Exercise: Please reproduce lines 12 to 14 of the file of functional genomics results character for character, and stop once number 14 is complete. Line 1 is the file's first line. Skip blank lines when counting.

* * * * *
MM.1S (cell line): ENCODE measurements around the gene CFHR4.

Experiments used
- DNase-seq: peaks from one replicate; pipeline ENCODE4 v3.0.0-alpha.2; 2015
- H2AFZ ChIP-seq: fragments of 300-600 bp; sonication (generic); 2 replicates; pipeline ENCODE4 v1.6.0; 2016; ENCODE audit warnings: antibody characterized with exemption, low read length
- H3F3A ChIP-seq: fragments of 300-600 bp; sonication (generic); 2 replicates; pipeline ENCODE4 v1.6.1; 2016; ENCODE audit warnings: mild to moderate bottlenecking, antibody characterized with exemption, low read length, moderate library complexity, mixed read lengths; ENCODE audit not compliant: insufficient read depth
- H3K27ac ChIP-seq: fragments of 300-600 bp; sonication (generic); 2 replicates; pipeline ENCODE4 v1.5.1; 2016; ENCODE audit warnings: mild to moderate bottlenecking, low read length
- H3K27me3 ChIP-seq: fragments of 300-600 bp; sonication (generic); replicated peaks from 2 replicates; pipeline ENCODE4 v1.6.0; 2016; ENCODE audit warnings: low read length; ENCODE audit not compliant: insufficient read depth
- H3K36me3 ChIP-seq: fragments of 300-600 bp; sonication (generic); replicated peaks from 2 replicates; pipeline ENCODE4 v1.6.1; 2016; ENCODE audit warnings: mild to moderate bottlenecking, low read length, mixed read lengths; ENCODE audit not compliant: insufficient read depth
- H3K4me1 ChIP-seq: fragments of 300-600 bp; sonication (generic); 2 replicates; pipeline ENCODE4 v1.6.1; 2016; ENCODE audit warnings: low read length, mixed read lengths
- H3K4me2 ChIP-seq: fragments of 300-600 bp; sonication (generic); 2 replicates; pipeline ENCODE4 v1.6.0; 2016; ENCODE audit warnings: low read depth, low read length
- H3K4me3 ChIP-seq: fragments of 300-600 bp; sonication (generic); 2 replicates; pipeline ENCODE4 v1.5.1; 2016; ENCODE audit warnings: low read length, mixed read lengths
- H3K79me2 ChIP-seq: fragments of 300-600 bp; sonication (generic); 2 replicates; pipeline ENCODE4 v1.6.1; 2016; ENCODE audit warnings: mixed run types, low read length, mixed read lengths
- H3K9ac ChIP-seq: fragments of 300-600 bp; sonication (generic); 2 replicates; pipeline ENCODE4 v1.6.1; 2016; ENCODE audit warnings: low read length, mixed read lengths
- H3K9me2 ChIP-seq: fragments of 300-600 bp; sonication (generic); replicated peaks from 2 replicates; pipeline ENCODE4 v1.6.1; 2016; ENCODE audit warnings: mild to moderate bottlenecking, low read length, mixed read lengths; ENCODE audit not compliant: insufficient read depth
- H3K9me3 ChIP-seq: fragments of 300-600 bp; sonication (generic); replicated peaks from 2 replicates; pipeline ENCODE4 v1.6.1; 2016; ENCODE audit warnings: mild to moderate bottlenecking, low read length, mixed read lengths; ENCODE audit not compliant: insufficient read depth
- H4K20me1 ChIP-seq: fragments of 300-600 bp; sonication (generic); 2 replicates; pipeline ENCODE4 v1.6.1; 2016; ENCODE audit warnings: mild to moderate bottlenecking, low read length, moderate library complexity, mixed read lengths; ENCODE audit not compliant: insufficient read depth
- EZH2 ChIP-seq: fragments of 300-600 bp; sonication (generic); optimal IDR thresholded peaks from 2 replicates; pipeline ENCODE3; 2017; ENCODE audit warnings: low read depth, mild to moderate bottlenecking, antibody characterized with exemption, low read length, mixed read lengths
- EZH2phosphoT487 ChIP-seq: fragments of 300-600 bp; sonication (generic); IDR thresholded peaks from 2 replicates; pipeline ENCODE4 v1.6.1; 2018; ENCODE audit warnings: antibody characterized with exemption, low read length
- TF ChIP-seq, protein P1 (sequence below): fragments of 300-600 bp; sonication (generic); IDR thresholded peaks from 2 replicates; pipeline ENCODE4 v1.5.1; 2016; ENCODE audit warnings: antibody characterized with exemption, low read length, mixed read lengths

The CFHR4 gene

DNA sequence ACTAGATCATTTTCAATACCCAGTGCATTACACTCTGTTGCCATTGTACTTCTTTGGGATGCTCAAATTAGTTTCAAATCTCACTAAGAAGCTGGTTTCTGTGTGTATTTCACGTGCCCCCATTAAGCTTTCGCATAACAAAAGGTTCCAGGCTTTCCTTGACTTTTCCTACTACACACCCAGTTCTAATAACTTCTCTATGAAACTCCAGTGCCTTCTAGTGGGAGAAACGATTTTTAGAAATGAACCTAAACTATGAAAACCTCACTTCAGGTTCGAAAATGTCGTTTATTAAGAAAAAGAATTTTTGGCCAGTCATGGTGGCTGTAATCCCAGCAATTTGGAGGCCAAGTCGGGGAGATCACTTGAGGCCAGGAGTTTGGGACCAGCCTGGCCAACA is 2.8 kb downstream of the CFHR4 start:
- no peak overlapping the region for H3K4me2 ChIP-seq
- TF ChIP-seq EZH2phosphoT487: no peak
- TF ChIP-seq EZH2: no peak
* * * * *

- H3K79me2 ChIP-seq: fragments of 300-600 bp; sonication (generic); 2 replicates; pipeline ENCODE4 v1.6.1; 2016; ENCODE audit warnings: mixed run types, low read length, mixed read lengths
- H3K9ac ChIP-seq: fragments of 300-600 bp; sonication (generic); 2 replicates; pipeline ENCODE4 v1.6.1; 2016; ENCODE audit warnings: low read length, mixed read lengths
- H3K9me2 ChIP-seq: fragments of 300-600 bp; sonication (generic); replicated peaks from 2 replicates; pipeline ENCODE4 v1.6.1; 2016; ENCODE audit warnings: mild to moderate bottlenecking, low read length, mixed read lengths; ENCODE audit not compliant: insufficient read depth